Frank Miller Gucci commercial is a nexus of high-fashion and geek culture

Frank Miller of 300 and Sin City fame has produced a commercial for Gucci. This will feature on MTV on September 12.

It is fantastic to watch, but it also a point of convergence between high fashion and geek culture. This has been going on for a while with people like hackette and fashion model Anina who pioneered lifestreaming. Hat-tip to PSFK.

The secret history of Silicon Valley

The story of Silicon Valley, that I have helped to perpetuate in my career as a PR professional is that of the classic plucky young start-up founders going from garage to boardroom. Dare I say it there is even a ‘start-up’ monomyth. Bright young things work really hard developing cool | amazing inventions in a spare room | garage. Their ideas inspire rich people or organisations to fund them and they become financially successful. The world is enriched by their innovation. The truth of course is somewhat postmodern in comparison, but that wouldn’t have paid my bills.

There are a number of histories of Silicon Valley, some include the beat and counterculture generations of the 1960s, others include square-jawed engineers who would look right at home on the set of Mad Men. This video of a talk at Google highlights the role of the military industrial complex in the growth of Silicon Valley.

Links of the day

William Gibson: I’m agnostic about technology. But I want a robotic penguin | The Observer – I love the phrase agnostic in relation to technology, its often how I feel

Do people grow out of Location based services? – broadstuff – another post on check-in fatigue

Turn Your Head & Swipe: Doctors Love the iPad (Infographic)

The PurpleList expert network – reminscent of the first iteration of Google Answers, but with a tighter focus | specialism

Briefs: A Cocoa Touch Framework for Live Wireframes – this looks awesome, I hope that Apple oks it soon

Chicago House FM – Online Radio Station – I can’t believe I hadn’t found this sooner

Parks Associates – Caregivers and their concerns for chronically ill family members drive early market for home health monitoring services – big tech opportunity, particularly with the aging boomer population

Why Intel Is Buying Infineon | Fast Company – all about integration and mobile devices

Welcome NASA to the Commons « Flickr Blog – hell yeah!

More Sophisticated Rigs Drill Deeper Still for Oil – NYTimes.com – but where are the facts?

For Arms Sales Suspect, Secrets Are Bargaining Chips – NYTimes.com – continuing story of Viktor Bout

Hackers blind quantum cryptographers : Nature News – interesting use of lasers to grasp the key with no apparent trace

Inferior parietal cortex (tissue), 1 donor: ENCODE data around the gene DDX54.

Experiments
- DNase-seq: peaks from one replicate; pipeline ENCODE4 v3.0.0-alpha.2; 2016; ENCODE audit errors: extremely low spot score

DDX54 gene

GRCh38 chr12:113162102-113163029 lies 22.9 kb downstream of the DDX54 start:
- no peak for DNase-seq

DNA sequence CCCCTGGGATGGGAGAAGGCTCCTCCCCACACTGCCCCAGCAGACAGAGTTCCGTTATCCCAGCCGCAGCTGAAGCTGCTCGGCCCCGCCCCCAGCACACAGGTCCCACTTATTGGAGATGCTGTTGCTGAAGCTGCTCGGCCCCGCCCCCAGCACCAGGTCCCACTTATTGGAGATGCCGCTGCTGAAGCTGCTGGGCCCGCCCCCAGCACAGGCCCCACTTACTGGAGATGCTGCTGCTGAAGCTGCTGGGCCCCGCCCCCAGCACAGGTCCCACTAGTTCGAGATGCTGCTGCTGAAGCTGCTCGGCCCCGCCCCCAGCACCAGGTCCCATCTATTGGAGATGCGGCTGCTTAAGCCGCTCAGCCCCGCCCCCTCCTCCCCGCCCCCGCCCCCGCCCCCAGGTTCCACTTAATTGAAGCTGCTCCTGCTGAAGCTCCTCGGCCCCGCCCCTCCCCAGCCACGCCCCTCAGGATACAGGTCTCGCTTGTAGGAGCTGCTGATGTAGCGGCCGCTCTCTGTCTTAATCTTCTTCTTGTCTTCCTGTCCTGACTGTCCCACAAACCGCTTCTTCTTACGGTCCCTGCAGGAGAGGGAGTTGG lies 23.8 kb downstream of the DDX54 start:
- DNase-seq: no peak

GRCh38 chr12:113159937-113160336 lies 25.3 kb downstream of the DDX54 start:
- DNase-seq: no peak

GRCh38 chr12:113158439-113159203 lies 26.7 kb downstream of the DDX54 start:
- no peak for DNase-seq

Japan calls for transparent labor rules in China › Japan Today – interesting dispute between Japan and China

HOW TO: Make Free iPhone Ringtones – right off to sort new ringtones for the phone

Apple App Store: 250,000 and counting – Apple 2.0 – Fortune Tech – but how many of them have most people tried?

Groklaw – A Bird’s Eye View of the HTC/Nokia/Apple Patent Litigations – Nokia spurs patent shitfest. Bottom line its going to take more than lawyers to appropriately reinvent Nokia

New Face of Iceland – Iceland’s social media efforts, look as if they have done it on a budget

Mormons ‘own’ Microsoft’s I’m a PC campaign

The LDS Church has been running some ad spots in trial markets across the US (and has also posted them to Youtube) which owe a creative debt to Microsoft’s I’m a PC campaign. But I have to admit that this video featuring motorcycle fanatic Jeff Decker for the Mormon’s campaign beats any of the I’m a PC spots hands down.

His sculptures and the vintage bikes in the video are underpinned by an awesome rockabilly soundtrack.

Innovation and Paul Allen

Doug Engelbart gave this famous demonstration of technologies in 1968, it still blows my mind watching it, you can see the future of modern computing right here. Contrast, Engelbart with Paul Allen. Allen co-founded Microsoft which went on to make him billions of dolars  from the ideas in this video, (as did Apple, Sun Microsystems, Silicon Graphics and the whole Linux economy).

Which makes Paul Allen’s current law suit against the computer industry seem petty, parasitic and grasping. There is a parallel between the Allen case and BT’s past claims over hyperlinks, at least some of Allen’s patents stand a good chance of being invalidated due to prior art.

Technology perspective: kicking it old school

My trips home tend to be part family catch up, part sociological and anthropological expeditions into the heart of Merseyside. I use this time to watch the way my parents and my friends use technologies.
Mum & Dad
On previous expeditions trips home I found that peer-to-peer networking had proved an unsatisfactory replacement for collecting and that sat nav devices where the second coming of the gadget Christ.

On the way home I saw a baby boomer couple from Runcorn deciphering their son’s Facebook page pictures and messages. This was fascinating as it came so soon after I had read a piece by danah boyd about social stenography. Unfortunately their son’s social code was easily cracked as they poked and prodded their iPhones. A call to the son ensued and the expression ‘busted’ came to mind.

My Dad’s current tech obsessions are digital photography and his home cinema set-up.
Rave Machine RIP
My parents discovered digital photography for themselves by accident when they needed to sell their old caravanette, so they used my cast-off PalmOne Treo 650 to take pictures of the van to help sell it. They also took some more shots of the inside for memories sake. Since then they have been taking pictures on a 1GB SD card I have given them.